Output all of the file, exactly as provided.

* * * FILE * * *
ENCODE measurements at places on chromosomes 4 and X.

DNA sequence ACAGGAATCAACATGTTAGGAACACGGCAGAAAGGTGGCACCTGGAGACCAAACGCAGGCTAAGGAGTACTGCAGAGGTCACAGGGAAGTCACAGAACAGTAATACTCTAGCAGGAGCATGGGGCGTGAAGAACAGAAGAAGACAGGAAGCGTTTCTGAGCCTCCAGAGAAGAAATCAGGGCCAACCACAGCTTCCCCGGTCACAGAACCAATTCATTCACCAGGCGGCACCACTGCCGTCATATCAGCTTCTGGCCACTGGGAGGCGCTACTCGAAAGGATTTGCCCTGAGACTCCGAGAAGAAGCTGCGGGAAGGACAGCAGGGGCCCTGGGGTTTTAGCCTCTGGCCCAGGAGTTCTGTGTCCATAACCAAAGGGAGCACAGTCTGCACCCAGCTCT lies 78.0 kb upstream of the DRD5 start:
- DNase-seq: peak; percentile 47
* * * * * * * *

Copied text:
ENCODE measurements at places on chromosomes 4 and X.

DNA sequence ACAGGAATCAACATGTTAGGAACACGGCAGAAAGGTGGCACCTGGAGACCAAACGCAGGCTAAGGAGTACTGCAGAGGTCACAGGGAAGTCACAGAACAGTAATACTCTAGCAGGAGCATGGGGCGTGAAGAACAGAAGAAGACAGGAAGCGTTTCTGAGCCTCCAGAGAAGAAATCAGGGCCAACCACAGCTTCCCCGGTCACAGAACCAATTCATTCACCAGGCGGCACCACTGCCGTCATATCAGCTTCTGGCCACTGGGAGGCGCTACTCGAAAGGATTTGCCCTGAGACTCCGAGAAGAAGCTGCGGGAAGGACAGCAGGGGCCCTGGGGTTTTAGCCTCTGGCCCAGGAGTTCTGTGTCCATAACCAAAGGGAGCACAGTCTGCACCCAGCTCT lies 78.0 kb upstream of the DRD5 start:
- DNase-seq: peak; percentile 47